I looked them up.  So far "them" is a "he" who states that he is a member of the LDS church in good standing, and yes, this is important to me. 

The conference sported the name “Circling the Wagons” which I think is appropriate for the issue and for the roots -  at least in name - of the organization sponsoring it.  Featured speakers were various clergy, therapists, artists and writers who tried to create a place to "gather to acknowledge, explore and honor shared experiences."  

The conference was created for lesbian, gay, bisexual, transgender and same-sex attracted persons and their families who had a background in The Church of Jesus Christ of Latter-day Saints.

The Deseret News was clear to report that “Homosexuality isn't supported by the LDS Church, but the church reportedly strives to "understand and respect" those with same-sex attractions.” 

Featured was a speech from Kevin Kloosterman, an LDS bishop from Illinois.

"I began to see the emotional wounds and scars that many of you have today, and I began to ask, 'Where did you get these wounds?' And the answer, unfortunately, was in the house of my friends. And when I felt that answer, I grieved and wept as any parent would for their own child," he said.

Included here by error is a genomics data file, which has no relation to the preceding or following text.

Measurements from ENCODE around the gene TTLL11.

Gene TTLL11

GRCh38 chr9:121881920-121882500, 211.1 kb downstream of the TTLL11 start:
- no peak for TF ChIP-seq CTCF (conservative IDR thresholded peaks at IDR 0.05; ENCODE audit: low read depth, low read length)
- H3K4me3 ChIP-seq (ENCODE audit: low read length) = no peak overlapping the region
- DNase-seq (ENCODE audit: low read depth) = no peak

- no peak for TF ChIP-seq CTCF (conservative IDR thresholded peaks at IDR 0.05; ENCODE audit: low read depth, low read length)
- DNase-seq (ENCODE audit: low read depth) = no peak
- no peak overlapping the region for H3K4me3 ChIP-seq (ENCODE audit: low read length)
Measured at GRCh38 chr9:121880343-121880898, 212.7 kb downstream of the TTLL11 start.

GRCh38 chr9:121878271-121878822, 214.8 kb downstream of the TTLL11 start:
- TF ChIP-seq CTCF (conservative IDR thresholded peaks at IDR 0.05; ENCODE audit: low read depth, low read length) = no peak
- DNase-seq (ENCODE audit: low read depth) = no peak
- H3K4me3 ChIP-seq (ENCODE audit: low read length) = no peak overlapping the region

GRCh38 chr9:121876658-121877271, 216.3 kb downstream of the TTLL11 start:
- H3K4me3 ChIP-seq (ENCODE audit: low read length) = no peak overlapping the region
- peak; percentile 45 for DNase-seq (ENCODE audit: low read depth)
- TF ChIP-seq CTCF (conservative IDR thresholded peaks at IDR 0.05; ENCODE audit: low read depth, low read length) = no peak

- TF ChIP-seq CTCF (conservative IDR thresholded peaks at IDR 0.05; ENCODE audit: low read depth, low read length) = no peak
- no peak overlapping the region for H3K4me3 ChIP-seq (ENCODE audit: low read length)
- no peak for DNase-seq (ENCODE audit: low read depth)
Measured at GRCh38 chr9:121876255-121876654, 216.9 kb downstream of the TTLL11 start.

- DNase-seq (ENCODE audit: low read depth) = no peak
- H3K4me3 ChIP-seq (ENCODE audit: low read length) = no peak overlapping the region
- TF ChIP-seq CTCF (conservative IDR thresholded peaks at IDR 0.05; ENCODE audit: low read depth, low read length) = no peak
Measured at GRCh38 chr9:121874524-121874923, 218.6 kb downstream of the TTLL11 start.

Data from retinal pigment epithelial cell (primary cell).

Again, I know little about the Mormon Stories Organization.  On its website, Mormon Stories states that it is “an internet blog and podcast (i.e. radio/TV show) created in 2005 by John Dehlin. Inspired by Terry Gross - Fresh Air, and Charlie Rose, Mormon Stories seeks to "interview interesting people about Mormon-related current events, issues, media and culture.”

In the podcasts FAQ’s, there is a short essay by Dehlin who records his background with the LDS church.

From what I read, volunteers participated in recorded segments for the "It Gets Better Project," a popular video campaign aimed at young adults who are harassed because of their sexuality – a project I have long admired.

As far as “by their fruits ye shall know them” goes, (unfortunate, unavoidable pun that always makes me giggle) this organization seems to be, by definition, “good” -- promoting understanding, respect, and the gaining of knowledge.

If anyone has experience with the conference or the Mormon Stories organization, feel free to comment.